Health Tips from a Mother of Three

Reasons That Your Doctor May Use An Ultrasound When You Aren't Pregnant

When you think of ultrasound imaging, you like picture excited expectant parents learning their baby's gender or a pregnant woman checking on her fetus' health. However, ultrasounds are used for a variety of purposes beyond prenatal care. Learn more about ultrasounds and how they're used below.

Why Ultrasounds?

During an ultrasound, the equipment a high frequency radio wave that's too high for human ears to detect. When the wave bounces off of structure in the body, the transducer equipment converts the wave data into an image.

Ultrasounds have little to no risk and are completely noninvasive, making them the preferred first step in diagnosing most internal conditions. Because the clarity of an ultrasound image depends on the transmitted waves being unobstructed, ultrasounds are only used for examination of the soft tissues and organs. Examination of the skeletal system is done using X-rays, while MRIs are used to look at both bone and soft tissue simultaneously.

In most cases, ultrasound sessions are less than 30 minutes long, though the length of the examination depends on the complexity of the issue and whether or not the technician can get a clear image. To ensure image clarity, the technicians may request that a patient drink a certain amount of water or avoid eating to help keep the bladder and stomach from obstructing the image. However, for many ultrasounds, no preparations are necessary before the procedure.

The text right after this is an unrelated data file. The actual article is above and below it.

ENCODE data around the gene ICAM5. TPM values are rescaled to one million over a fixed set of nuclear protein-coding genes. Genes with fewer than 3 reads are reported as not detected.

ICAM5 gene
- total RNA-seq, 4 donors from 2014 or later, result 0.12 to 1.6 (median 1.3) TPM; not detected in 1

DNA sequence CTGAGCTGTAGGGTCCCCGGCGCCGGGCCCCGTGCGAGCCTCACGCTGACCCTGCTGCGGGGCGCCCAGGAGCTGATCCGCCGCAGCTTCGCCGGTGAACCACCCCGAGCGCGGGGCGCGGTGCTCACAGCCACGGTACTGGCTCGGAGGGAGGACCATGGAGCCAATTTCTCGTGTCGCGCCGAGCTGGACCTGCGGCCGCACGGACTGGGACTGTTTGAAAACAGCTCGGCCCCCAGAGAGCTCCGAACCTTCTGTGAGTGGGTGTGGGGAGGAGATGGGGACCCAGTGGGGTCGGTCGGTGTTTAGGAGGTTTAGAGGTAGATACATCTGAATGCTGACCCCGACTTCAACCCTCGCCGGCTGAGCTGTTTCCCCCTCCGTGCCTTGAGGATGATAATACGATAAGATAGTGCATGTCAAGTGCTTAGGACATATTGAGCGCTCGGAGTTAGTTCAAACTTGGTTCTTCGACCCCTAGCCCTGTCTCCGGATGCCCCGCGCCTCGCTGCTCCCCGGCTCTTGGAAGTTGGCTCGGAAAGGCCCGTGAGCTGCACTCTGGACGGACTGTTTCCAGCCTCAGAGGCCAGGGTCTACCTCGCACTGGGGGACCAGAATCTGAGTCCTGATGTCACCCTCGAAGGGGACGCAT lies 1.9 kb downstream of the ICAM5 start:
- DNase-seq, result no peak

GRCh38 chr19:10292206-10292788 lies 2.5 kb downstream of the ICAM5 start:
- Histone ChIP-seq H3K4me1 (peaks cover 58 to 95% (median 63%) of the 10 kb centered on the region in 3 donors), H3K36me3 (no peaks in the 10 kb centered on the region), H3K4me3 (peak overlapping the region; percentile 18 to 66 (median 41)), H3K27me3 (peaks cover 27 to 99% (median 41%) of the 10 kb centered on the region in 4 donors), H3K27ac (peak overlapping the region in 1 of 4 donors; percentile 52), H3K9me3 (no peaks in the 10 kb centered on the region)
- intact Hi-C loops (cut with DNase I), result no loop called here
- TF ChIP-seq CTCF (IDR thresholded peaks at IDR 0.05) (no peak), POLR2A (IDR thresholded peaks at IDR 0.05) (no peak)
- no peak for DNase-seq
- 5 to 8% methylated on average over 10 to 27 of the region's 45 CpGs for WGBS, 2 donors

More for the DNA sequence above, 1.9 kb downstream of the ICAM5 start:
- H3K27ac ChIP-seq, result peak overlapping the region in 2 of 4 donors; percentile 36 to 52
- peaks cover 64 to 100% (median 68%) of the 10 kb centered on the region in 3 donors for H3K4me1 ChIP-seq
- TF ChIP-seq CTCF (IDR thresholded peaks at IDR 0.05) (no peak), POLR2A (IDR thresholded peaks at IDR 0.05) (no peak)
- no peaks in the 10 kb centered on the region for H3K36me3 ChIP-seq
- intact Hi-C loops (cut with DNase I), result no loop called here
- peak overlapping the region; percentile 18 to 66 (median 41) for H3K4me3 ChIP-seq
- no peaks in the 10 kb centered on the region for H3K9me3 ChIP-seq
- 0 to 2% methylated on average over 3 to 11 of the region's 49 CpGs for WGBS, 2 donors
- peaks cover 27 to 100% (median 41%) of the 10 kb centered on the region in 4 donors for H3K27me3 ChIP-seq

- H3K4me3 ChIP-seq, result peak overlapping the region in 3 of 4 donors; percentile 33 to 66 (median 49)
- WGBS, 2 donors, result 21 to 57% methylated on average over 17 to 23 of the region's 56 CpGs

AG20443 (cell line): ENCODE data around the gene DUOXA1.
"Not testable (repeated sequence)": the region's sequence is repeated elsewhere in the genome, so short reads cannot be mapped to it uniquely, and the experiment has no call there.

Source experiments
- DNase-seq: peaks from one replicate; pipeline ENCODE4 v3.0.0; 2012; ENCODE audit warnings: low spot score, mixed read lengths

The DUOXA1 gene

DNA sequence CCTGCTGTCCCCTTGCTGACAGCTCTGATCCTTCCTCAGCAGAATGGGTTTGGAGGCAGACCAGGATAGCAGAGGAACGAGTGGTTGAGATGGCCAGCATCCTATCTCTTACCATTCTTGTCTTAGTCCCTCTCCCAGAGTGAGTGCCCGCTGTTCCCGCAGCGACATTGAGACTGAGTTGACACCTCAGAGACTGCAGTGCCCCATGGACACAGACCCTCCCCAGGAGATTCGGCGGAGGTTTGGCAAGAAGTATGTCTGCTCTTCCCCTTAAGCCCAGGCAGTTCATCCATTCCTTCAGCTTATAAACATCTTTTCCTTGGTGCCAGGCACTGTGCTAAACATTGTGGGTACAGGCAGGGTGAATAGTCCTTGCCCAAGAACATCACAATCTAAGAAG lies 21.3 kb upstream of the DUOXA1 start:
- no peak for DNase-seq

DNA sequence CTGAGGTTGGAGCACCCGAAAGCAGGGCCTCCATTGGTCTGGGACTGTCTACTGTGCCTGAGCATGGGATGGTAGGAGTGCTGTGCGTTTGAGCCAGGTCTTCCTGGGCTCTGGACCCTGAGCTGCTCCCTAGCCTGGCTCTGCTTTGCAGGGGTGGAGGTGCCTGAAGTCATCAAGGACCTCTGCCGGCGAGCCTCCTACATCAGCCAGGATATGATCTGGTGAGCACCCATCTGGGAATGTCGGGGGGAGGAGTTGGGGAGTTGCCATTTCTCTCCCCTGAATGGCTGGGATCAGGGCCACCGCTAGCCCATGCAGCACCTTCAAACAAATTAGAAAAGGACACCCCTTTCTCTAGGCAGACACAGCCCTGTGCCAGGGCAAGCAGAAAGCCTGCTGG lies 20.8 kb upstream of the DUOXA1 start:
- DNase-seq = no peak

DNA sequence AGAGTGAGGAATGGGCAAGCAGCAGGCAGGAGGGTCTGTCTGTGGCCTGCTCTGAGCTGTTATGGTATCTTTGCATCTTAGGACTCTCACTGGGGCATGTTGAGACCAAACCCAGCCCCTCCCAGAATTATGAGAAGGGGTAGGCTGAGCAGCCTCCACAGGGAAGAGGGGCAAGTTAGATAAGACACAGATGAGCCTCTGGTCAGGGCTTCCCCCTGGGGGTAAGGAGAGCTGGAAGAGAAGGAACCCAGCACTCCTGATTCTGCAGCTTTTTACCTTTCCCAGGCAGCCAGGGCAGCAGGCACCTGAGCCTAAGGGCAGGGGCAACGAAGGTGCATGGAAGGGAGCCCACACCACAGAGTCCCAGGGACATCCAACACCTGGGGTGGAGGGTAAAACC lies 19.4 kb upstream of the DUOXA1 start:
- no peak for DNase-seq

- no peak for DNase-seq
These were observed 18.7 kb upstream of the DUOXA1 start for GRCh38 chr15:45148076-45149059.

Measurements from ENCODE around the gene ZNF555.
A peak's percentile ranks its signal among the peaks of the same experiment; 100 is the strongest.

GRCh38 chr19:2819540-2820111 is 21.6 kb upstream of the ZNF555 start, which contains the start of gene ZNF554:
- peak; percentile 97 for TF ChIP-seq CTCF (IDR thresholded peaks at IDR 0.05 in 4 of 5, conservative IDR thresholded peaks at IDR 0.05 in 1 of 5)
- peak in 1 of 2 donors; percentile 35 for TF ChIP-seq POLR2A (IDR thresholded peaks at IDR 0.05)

Which Conditions are Ultrasounds Used For?

You may receive an ultrasound to diagnose a new condition or to observe the changes to an existing condition. Ultrasound imaging is commonly used to examine patients with conditions that affect the following body systems:

  • Adrenal, including glands or the thyroid
  • Digestive, including the abdomen and bowel
  • Reproductive, including the ovaries, prostate, or scrotum 

Ultrasounds can also be used to a limited degree for examining the chest, neck, and head. The unique process for ultrasound imaging makes it an ideal diagnostic tool for many conditions, including:

  • Appendicitis 
  • Inguinal hernia
  • Kidney stones
  • Obstructions in the digestive or urinary systems
  • Organ enlargement, especially the liver or spleen

Doctors also use ultrasounds as a preliminary examination to determine the size and nature of an unidentified mass or tumor. 

If you experience discomfort related to an organ or soft tissue condition, don't be surprised when your doctor orders an ultrasound. This noninvasive imaging option can help your health care provider better understand your symptoms and needs.

For more information, talk to a professional like EVDI Medical Imaging.